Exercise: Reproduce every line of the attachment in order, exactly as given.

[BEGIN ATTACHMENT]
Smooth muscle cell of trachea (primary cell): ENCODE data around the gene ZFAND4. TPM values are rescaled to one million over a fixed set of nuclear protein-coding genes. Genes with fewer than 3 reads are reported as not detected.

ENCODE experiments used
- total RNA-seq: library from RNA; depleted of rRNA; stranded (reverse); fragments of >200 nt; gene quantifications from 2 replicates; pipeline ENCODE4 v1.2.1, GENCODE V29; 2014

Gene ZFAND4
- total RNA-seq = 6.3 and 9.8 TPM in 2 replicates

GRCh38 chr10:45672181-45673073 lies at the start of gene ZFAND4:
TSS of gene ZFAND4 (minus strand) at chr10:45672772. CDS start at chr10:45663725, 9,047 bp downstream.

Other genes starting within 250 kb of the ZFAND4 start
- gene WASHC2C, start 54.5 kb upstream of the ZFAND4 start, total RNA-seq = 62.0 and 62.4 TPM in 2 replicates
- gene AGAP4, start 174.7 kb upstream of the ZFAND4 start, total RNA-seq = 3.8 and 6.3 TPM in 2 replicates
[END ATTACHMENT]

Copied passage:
Smooth muscle cell of trachea (primary cell): ENCODE data around the gene ZFAND4. TPM values are rescaled to one million over a fixed set of nuclear protein-coding genes. Genes with fewer than 3 reads are reported as not detected.

ENCODE experiments used
- total RNA-seq: library from RNA; depleted of rRNA; stranded (reverse); fragments of >200 nt; gene quantifications from 2 replicates; pipeline ENCODE4 v1.2.1, GENCODE V29; 2014

Gene ZFAND4
- total RNA-seq = 6.3 and 9.8 TPM in 2 replicates

GRCh38 chr10:45672181-45673073 lies at the start of gene ZFAND4:
TSS of gene ZFAND4 (minus strand) at chr10:45672772. CDS start at chr10:45663725, 9,047 bp downstream.

Other genes starting within 250 kb of the ZFAND4 start
- gene WASHC2C, start 54.5 kb upstream of the ZFAND4 start, total RNA-seq = 62.0 and 62.4 TPM in 2 replicates
- gene AGAP4, start 174.7 kb upstream of the ZFAND4 start, total RNA-seq = 3.8 and 6.3 TPM in 2 replicates